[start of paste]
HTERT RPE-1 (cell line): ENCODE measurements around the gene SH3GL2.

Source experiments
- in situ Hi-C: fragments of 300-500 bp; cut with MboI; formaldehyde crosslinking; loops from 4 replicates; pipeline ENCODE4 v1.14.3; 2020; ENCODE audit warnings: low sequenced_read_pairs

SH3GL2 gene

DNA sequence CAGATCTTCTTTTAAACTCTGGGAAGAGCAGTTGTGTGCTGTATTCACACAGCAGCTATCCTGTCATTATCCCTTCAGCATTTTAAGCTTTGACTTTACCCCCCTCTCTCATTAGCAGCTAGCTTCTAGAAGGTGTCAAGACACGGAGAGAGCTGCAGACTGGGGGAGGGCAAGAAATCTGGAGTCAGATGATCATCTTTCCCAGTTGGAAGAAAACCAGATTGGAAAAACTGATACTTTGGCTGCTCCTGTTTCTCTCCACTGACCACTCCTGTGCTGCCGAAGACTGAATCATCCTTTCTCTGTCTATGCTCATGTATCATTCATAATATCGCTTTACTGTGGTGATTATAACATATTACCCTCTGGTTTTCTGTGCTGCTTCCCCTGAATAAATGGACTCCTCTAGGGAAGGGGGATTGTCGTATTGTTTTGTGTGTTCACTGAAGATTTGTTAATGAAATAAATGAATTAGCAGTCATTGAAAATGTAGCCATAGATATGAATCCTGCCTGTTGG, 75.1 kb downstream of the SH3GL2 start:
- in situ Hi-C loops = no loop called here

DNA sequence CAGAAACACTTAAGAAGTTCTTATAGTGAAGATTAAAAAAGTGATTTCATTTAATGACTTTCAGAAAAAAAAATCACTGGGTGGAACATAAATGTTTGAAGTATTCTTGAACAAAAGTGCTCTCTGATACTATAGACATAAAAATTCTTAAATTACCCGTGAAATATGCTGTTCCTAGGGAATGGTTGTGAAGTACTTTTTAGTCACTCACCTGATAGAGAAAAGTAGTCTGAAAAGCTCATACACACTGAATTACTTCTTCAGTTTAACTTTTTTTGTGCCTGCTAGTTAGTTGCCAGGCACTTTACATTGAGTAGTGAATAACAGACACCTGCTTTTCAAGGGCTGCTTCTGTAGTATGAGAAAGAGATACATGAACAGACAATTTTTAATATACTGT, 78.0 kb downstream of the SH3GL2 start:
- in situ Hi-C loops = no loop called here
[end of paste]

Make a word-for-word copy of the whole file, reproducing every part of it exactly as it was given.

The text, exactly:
HTERT RPE-1 (cell line): ENCODE measurements around the gene SH3GL2.

Source experiments
- in situ Hi-C: fragments of 300-500 bp; cut with MboI; formaldehyde crosslinking; loops from 4 replicates; pipeline ENCODE4 v1.14.3; 2020; ENCODE audit warnings: low sequenced_read_pairs

SH3GL2 gene

DNA sequence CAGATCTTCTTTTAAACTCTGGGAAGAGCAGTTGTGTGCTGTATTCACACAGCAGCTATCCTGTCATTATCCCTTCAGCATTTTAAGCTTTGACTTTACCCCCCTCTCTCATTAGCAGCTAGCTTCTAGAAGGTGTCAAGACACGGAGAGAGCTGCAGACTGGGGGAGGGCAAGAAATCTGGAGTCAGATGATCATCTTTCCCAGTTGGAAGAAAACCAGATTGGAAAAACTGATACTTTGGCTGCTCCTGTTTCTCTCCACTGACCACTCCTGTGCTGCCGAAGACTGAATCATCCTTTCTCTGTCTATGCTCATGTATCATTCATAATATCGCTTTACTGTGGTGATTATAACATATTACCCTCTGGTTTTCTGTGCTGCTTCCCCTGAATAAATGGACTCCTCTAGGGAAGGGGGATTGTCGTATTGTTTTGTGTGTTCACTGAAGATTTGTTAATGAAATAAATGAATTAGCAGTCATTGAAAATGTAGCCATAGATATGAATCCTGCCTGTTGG, 75.1 kb downstream of the SH3GL2 start:
- in situ Hi-C loops = no loop called here

DNA sequence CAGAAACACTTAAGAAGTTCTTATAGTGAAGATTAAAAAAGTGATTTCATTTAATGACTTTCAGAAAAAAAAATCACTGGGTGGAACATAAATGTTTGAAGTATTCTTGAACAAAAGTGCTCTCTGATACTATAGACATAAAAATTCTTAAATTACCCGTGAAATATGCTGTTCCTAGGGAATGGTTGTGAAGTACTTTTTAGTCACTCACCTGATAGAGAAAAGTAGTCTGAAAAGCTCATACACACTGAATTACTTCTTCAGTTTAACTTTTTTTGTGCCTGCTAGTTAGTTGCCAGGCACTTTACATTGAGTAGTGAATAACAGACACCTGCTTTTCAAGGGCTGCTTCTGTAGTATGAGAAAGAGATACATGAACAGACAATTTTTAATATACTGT, 78.0 kb downstream of the SH3GL2 start:
- in situ Hi-C loops = no loop called here